[ISN] Nuke Lab Can't Keep Snoops Out

From: InfoSec News (isnat_private)
Date: Tue Feb 25 2003 - 05:01:43 PST

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    By Noah Shachtman
    Feb. 25, 2003
    LOS ALAMOS, New Mexico -- There are no armed guards to knock out. No 
    sensors to deactivate. No surveillance cameras to cripple. To sneak 
    into Los Alamos National Laboratory, the world's most important 
    nuclear research facility, all you do is step over a few strands of 
    rusted, calf-high barbed wire. 
    I should know. On Saturday morning, I slipped into and out of a 
    top-secret area of the lab while guards sat, unaware, less than a 
    hundred yards away. 
    Despite the nation's heightened terror alert status, despite looming 
    congressional hearings into the lab's mismanagement and slack-jawed 
    security, an untrained person -- armed with only the vaguest sense of 
    the facility's layout and slowed by a torn Achilles tendon -- was able 
    to repeatedly gain access to the birthplace of the atom bomb. 
    "While Los Alamos is praised as a jewel of homeland security, it may 
    actually be one of the country's biggest vulnerabilities," said 
    Danielle Brian, executive director of the Project on Government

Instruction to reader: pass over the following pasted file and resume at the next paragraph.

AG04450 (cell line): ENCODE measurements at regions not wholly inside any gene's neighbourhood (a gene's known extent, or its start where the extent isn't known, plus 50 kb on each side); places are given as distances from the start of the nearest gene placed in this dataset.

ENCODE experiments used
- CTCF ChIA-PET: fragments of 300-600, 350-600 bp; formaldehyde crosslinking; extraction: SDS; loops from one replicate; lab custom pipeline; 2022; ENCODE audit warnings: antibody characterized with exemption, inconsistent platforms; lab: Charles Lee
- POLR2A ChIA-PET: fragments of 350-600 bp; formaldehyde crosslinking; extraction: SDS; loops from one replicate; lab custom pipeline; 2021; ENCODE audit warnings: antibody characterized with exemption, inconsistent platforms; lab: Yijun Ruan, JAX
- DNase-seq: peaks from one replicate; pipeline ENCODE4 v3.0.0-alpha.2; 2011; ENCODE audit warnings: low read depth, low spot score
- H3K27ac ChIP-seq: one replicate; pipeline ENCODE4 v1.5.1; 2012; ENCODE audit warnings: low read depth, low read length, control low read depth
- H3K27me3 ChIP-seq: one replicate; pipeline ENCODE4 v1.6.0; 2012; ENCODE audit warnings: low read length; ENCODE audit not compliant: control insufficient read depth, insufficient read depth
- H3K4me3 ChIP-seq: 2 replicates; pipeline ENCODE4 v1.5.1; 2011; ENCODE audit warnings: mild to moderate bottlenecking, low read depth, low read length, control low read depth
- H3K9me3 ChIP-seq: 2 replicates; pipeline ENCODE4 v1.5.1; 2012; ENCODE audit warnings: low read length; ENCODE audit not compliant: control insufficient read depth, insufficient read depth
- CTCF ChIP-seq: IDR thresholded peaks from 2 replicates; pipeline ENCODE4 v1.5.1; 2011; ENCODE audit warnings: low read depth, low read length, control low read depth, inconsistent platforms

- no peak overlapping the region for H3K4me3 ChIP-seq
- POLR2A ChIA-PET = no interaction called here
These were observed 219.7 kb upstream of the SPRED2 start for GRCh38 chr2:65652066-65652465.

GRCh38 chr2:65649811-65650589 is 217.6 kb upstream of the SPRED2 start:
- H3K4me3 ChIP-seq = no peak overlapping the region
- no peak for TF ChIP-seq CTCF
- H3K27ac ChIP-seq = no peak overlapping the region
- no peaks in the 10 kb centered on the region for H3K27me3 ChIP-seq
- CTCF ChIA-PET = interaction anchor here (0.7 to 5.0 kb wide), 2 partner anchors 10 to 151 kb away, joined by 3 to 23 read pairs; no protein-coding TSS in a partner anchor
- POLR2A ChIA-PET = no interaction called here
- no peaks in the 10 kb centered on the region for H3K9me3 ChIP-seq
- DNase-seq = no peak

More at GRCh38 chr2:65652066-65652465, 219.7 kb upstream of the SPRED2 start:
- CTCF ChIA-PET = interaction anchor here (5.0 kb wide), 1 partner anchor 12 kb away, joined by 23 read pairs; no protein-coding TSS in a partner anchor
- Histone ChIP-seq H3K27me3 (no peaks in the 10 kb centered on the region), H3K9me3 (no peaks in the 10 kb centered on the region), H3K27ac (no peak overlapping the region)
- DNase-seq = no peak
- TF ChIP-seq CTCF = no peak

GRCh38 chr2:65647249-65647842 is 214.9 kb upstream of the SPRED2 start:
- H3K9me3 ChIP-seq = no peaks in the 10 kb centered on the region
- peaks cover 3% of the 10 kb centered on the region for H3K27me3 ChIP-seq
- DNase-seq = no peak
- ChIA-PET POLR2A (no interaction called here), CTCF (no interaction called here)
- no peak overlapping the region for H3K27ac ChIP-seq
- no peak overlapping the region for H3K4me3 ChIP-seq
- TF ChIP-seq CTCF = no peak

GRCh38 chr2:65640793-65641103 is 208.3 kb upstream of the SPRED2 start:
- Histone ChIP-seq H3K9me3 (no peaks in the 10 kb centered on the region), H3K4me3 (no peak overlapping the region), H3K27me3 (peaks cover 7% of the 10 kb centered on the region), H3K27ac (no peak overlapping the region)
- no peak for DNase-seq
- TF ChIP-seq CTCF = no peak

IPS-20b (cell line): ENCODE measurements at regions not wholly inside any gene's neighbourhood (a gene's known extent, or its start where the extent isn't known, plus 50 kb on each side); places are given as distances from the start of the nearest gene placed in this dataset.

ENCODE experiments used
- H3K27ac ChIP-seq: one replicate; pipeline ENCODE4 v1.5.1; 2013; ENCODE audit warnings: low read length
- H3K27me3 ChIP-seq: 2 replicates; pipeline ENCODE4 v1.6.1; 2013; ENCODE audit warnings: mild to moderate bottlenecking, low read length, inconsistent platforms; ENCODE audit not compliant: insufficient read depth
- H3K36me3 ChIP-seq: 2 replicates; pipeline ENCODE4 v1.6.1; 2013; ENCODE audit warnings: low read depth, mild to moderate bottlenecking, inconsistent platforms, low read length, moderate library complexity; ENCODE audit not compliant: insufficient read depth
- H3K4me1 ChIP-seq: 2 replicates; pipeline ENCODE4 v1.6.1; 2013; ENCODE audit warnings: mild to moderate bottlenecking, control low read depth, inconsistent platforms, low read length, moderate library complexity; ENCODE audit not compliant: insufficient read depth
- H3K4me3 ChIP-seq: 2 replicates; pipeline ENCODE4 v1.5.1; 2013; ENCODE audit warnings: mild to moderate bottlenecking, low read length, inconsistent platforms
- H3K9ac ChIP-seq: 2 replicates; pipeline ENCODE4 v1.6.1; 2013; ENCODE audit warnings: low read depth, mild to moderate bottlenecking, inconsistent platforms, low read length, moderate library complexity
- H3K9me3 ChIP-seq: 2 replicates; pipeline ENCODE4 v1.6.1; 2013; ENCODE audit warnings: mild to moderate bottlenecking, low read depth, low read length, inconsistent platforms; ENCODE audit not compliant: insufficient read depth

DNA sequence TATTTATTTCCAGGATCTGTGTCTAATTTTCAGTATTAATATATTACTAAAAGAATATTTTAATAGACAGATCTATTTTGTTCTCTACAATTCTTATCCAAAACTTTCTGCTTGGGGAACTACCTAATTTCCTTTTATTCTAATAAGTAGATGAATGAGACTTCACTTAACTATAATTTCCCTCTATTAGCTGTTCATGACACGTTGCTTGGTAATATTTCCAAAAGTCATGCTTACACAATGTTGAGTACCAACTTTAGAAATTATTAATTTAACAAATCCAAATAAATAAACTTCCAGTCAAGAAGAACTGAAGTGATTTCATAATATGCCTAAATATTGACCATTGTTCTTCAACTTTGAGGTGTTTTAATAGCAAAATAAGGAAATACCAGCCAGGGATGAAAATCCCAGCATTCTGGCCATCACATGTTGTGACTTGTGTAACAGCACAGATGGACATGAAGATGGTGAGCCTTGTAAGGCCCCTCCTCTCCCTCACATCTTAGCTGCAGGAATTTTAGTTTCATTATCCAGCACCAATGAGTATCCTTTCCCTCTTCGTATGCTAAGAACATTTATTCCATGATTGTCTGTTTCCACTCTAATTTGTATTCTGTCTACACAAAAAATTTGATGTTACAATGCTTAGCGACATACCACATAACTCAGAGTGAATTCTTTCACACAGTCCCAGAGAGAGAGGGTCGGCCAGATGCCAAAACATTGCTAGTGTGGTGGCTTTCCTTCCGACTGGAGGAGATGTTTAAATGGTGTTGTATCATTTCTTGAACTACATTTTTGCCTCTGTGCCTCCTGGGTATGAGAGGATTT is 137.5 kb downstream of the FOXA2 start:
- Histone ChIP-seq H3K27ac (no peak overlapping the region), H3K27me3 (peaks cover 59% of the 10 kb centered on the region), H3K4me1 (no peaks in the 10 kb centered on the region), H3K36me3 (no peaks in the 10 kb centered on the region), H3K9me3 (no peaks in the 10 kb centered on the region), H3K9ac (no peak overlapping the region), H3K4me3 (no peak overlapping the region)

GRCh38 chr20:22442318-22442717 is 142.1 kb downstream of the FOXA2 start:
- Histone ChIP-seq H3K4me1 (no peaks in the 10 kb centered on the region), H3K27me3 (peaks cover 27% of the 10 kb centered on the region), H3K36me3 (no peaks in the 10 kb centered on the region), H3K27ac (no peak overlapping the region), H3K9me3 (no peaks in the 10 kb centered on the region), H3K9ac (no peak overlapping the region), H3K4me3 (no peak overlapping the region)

Oversight, a watchdog organization that's eyed Los Alamos for years. 
    Founded in World War II by a tiny group of scientists and military 
    personnel racing to develop atomic weapons, the lab now has over 
    12,000 employees spread across 2,224 buildings on 43 square miles. 
    These people are involved in a staggering array of endeavors: nuclear 
    bomb design and maintenance, climate studies, supercomputer 
    development, advanced spy-sensor research and more. Managed by the 
    University of California for the Department of Energy, the lab is 
    responsible for six major nuclear weapons systems, including the 
    Minuteman III intercontinental ballistic missiles. 
    My entry into this sprawling complex was New Mexico's State Road 4, 
    which forms the lab's rear border for several miles. Connecting the 
    small, church-filled town of White Rock and the sandstone mesas of the 
    Bandelier National Monument, the road comes within a few feet of some 
    of the lab's most clandestine areas. 
    At these points, 9-foot-high chain-link fences, topped with curled 
    razor wire, keep hikers away from Los Alamos lands. But as Route 4 
    proceeds along LANL property, these imposing barriers drop to trios or 
    quartets of aging barbed wire, the kind of fences used to keep cows 
    from straying off a farm. 
    Eventually, the lab's outer perimeter becomes nothing more than a 
    piece of string. Finally, it turns into nothing at all -- just a 
    yellow No Trespassing sign. 
    "We didn't fence all 43 square miles," said lab spokeswoman Nancy 
    Ambrosiano. "But if you're near an area that matters, you can't get 
    Pulling a rented car onto the road's red gravel shoulder, I stepped 
    over one of the string borders. Then I walked parallel to Route 4 for 
    a few hundred feet until I hit a chain-link fence. 
    I had come to the perimeter of Technical Area 33, one of the 
    facilities Ambrosiano said was "secure." Officially, TA-33 is